Assessing the Economic Impacts of Protected Areas on Regional Economies in Zambia, Fiji, Nepal, and Brazil

Protected areas serve as a critical refuge for endangered biological resources. They also can create economic benefits as nature tourist destinations. Benefits include park entry fees and the income tourists spend at lodges and other tourism businesses, but they also include the many indirect effects that visitor spending creates for businesses and households around the parks and in nearby market towns.

If economic benefits from protecting biodiversity exceed the amount of money that governments spend to maintain parks, public investments in national parks could support local economic development while conserving biodiversity.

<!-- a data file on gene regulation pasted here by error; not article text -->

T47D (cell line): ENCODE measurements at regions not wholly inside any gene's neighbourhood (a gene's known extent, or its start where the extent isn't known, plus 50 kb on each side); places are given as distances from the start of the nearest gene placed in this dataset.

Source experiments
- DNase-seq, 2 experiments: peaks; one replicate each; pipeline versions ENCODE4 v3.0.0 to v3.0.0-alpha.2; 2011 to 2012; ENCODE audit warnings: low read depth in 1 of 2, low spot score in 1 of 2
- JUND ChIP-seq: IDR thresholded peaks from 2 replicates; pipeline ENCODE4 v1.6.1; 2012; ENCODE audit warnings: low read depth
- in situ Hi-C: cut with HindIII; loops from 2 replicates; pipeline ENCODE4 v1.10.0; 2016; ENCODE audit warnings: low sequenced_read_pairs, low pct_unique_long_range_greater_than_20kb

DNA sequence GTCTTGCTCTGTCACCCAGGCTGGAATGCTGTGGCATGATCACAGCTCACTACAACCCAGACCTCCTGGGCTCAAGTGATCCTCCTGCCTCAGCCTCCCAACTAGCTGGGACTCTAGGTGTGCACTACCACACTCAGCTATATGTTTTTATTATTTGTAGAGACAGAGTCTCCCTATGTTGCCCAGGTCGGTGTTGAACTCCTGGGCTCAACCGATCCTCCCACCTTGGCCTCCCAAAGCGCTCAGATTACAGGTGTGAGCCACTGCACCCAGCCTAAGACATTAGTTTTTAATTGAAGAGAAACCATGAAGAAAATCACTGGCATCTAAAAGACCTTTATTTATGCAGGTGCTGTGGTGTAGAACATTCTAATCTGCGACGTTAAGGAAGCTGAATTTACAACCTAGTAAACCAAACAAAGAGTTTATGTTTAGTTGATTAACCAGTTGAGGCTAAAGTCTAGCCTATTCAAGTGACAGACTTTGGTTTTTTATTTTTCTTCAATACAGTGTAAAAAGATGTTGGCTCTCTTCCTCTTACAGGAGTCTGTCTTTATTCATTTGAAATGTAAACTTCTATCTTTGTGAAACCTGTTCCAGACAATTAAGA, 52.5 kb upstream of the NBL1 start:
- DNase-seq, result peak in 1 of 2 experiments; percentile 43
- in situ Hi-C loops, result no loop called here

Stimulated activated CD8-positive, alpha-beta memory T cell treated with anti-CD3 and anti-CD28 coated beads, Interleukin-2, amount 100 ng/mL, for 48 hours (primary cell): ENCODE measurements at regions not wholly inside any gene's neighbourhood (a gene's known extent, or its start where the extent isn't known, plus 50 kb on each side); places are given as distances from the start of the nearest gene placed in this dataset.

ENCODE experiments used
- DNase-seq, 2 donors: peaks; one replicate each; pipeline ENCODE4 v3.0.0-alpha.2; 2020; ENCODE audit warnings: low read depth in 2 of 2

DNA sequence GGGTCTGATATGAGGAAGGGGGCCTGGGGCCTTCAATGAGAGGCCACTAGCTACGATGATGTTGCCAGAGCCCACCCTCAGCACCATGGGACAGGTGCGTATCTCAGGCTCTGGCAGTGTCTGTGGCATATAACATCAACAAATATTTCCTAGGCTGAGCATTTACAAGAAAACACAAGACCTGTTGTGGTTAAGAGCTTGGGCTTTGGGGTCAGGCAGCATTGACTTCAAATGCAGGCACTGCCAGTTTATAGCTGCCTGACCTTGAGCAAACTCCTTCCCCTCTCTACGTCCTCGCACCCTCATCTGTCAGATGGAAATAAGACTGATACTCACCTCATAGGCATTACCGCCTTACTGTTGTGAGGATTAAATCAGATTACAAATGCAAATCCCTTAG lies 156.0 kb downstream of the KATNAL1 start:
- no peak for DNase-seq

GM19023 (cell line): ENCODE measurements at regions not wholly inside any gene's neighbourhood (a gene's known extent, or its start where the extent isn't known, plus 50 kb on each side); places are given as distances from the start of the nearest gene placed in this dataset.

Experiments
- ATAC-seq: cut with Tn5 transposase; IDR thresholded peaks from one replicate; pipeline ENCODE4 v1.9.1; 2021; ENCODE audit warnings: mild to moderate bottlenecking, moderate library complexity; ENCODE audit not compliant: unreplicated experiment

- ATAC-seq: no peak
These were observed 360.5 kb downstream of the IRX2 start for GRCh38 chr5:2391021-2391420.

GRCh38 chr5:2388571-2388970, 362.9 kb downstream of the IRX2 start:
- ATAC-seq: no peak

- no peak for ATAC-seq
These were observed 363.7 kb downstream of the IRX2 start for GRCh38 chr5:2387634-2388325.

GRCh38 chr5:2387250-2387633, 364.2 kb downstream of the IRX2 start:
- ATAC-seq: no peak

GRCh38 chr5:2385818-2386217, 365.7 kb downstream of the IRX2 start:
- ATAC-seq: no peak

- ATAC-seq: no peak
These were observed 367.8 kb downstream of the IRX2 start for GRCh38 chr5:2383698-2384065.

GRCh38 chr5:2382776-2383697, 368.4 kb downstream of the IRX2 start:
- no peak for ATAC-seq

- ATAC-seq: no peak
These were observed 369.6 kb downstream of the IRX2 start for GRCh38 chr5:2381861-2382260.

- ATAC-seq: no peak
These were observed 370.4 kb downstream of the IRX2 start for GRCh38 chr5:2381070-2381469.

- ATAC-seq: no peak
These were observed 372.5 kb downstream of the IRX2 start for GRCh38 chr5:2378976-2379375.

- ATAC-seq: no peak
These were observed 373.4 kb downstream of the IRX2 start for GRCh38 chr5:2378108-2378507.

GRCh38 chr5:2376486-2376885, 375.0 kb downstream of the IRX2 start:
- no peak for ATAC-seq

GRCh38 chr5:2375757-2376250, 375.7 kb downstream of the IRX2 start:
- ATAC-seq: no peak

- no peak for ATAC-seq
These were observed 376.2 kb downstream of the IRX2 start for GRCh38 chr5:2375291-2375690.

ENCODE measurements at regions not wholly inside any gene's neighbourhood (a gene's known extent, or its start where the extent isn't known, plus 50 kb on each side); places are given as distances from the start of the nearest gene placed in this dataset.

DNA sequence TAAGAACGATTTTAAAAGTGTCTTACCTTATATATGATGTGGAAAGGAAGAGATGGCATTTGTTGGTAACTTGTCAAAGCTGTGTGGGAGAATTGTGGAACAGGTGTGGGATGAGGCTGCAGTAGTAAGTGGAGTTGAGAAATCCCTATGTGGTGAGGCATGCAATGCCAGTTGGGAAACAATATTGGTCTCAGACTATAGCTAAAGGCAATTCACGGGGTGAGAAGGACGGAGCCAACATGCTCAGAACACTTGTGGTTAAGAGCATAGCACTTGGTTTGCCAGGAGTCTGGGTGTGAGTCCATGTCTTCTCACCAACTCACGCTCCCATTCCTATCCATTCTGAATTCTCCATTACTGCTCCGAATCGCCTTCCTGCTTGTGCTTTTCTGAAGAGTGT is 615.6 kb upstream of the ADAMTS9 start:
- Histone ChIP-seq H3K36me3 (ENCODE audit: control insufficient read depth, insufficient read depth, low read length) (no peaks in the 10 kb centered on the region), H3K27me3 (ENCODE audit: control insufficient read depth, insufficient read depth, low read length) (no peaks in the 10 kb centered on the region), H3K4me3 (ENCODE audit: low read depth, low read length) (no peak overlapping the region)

IDRA affiliates are designing and implementing a methodology to estimate the total direct and indirect impacts of visitors to protected areas in four countries on the gross domestic product (GDP), or income, around each park, as well as on poverty. This project is being carried out at Zambia’s Lower Zambezi and South Luangwa National Parks, Fiji’s Mamanuca Islands, Nepal’s Chitwan National Park, and Brazil’s Abrolhos Marine National Park.

The findings from this study are expected to be released at the end of 2020.

Funding Agency: The World Bank, Environment, Natural Resources, and Blue Economy and Global Wildlife Program

MI design